Film review: Battle Royale (2000), directed by Kinji Fukasaku
As I’ve heard Battle Royale being mentioned in the same breath as The Hunger Games, I figured I should probably watch it and see what it’s about. And yes, there are similarities … of sorts.
Set in some unspecified future and/or parallel modern day, kids have decided they’re too cool for school, and in order to combat this blatant disrespect for education and their elders, the Battle Royale Act is passed.
It means shipping a bunch of school kids (who think they’re going on a school trip) to an island, fitting them with explosive tracking collars, a bag of random equipment, and saying they have three days to kill each other, leaving only one person the victor, or when time’s up, all the collars will explode. All graciously over-looked by their former teacher, Kitano-sensei (Takeshi Kitano).
Oh, and by the way, there will be “danger zones” on the island at certain times, where you’re going to explode if you haven’t moved off in time. (So not at all similar to the island in Catching Fire. Collins, you’ve got some ‘splainin’ to do!)
The main pupil characters are Shuya Nanahara (Tatsuya Fujiwara) and Noriko Nakagawa (Aki Maeda), with Tarô Yamamoto as Shôgo Kawada, Kô Shibasaki as Mitsuko Sôma, and Masanobu Andô as Kazuo Kiriyama. Splendid actors all.
While being rated 18 for being very graphic, it’s also a very thought-provoking film. How do you deal with being told “kill or be killed”? Will you try to hide? Will you turn into a killing machine? Will you try to form an alliance with other people? Will you try to lie low while working on a way to disable the collars? Would you rather commit suicide than having to kill other people? If you form an alliance with someone, can you really be 100% sure they’re not plotting your demise?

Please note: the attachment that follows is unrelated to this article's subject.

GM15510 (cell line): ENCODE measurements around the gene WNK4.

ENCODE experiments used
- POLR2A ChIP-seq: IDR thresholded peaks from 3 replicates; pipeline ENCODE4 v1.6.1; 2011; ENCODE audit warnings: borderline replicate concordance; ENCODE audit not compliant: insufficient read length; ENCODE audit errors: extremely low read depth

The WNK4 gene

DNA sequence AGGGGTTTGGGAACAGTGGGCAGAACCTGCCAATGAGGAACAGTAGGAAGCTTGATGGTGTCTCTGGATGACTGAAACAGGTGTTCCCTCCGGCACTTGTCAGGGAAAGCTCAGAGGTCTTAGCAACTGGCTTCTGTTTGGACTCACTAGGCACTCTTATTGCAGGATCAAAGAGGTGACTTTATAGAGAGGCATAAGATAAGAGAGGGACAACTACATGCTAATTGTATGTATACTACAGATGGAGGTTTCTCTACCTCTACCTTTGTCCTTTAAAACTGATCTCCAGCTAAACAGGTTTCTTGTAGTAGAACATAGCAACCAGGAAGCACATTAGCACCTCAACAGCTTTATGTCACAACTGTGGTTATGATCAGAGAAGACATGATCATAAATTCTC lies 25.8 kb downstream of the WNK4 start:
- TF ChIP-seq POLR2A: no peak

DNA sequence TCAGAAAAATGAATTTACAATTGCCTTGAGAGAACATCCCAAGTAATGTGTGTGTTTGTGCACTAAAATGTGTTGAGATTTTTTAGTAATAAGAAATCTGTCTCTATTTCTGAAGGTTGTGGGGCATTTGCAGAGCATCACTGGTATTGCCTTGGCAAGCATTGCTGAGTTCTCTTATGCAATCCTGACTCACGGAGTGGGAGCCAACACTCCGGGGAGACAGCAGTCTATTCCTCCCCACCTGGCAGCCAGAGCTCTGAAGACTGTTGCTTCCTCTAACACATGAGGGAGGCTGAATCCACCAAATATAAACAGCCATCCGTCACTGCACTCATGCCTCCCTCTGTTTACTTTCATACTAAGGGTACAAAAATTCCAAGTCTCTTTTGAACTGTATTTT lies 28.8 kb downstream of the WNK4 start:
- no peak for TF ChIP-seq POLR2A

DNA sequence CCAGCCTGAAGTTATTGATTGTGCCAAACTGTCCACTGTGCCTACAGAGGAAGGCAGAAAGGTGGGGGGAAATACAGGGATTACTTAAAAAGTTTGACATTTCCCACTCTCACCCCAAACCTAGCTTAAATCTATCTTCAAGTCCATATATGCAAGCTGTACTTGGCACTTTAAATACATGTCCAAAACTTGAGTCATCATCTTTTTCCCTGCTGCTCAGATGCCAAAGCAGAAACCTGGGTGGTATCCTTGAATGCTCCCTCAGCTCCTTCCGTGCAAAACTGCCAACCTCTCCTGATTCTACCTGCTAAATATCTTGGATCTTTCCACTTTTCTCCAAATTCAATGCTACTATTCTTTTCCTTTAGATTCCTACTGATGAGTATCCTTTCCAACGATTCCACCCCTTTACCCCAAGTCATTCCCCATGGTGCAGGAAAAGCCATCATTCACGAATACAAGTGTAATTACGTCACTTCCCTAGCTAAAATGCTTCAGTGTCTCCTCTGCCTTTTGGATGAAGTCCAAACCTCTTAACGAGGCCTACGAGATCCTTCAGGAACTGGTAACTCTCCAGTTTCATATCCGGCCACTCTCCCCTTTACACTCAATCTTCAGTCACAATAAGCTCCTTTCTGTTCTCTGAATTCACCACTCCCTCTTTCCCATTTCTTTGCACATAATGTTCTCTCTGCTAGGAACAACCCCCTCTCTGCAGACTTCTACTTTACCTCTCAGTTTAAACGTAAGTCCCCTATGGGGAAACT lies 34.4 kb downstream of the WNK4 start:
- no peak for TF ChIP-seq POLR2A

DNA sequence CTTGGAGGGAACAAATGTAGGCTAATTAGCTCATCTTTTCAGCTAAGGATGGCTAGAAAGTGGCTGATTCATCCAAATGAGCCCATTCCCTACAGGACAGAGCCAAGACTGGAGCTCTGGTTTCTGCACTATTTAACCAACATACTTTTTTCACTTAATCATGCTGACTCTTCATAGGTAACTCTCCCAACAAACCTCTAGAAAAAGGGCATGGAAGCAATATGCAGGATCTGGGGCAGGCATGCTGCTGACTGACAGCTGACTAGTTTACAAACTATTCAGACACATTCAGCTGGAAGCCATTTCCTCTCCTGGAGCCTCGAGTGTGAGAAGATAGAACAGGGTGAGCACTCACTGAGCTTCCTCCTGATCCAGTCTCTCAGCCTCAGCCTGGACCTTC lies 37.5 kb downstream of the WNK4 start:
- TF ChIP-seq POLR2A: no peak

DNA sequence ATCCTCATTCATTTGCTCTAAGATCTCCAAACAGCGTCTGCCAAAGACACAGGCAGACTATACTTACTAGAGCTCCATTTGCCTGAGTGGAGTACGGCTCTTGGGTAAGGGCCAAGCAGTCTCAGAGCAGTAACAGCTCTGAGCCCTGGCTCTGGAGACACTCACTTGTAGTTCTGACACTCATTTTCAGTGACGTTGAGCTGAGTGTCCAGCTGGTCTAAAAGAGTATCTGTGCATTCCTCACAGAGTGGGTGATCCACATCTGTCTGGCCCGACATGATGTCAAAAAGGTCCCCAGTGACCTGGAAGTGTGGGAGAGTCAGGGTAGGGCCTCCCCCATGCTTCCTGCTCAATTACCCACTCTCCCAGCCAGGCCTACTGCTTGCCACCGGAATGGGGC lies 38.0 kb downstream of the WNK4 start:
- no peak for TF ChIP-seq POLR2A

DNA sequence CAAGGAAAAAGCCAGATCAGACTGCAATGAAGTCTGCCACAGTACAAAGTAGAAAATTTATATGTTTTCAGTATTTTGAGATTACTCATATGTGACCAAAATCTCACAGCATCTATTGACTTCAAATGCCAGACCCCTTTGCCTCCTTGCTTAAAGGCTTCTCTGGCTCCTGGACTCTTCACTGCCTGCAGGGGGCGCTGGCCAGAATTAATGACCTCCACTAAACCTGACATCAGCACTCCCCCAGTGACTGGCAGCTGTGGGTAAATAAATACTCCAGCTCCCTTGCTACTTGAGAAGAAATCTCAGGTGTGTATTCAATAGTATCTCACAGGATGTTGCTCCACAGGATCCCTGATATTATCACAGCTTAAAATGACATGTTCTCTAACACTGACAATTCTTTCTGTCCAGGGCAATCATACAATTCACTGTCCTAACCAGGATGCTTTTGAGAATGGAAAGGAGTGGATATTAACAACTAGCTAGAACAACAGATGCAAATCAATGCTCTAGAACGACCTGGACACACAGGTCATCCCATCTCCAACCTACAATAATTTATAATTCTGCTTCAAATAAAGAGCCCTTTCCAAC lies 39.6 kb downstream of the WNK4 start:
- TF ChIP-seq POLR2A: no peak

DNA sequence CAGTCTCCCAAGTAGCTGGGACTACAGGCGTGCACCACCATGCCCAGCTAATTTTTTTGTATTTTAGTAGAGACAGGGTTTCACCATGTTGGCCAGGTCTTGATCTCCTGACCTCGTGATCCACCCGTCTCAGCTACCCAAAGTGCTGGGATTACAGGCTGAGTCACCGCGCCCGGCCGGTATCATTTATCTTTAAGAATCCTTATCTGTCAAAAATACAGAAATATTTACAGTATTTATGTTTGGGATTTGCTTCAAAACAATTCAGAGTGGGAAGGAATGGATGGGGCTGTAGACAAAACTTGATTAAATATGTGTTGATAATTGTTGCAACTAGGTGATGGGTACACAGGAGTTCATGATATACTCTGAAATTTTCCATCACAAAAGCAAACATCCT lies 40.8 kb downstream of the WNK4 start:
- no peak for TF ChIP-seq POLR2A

Another thing is that you don’t get the same feel of the underlying issue having been resolved at the end of the film, because maybe that wasn’t really the point of it all anyway. In The Hunger Games, you know why the Tributes have to fight (i.e. the historical reasons), and the story revolves around fighting the oppressive system which enables the Games to continue. There’s a whole resistance movement and everything. The point of that series is to take that system down and end the Games once and for all.
In Battle Royale, they’re just killing off whole classes of kids because they’re truants, and Examples need to be set. Except I didn’t get the feeling that anyone actually knew what was going on, so if they were killing youngsters off as a punishment for country-wide truancy problems, surely knowing that the threat of being carted off to an island, where you’d have to slaughter your friends or face slaughter yourself, would work as a deterrent. “Shit, I’d better get my act together and stay in school!” We already know that this class isn’t the first to have gone through this. There just doesn’t seem to be any point to the carnage, other than to satisfy someone’s bloodlust.
Not to say that it isn’t compelling, because it is. In some ways, it gets under your skin more than The Hunger Games, maybe because there doesn’t seem to be any rhyme or reason behind it. Maybe it’s just the cultural difference, because one story was written in Japan and one in the United States. Speaking of which, an English-language remake of Battle Royale is apparently in the works, no doubt trying to cash in on the popularity of the aforementioned American franchise … We’ll see how that goes. No doubt the Japanese original, subtitled in English, will prove to be the better one, as is normally the case with remakes of foreign films.
4 out of 5 lighthouses.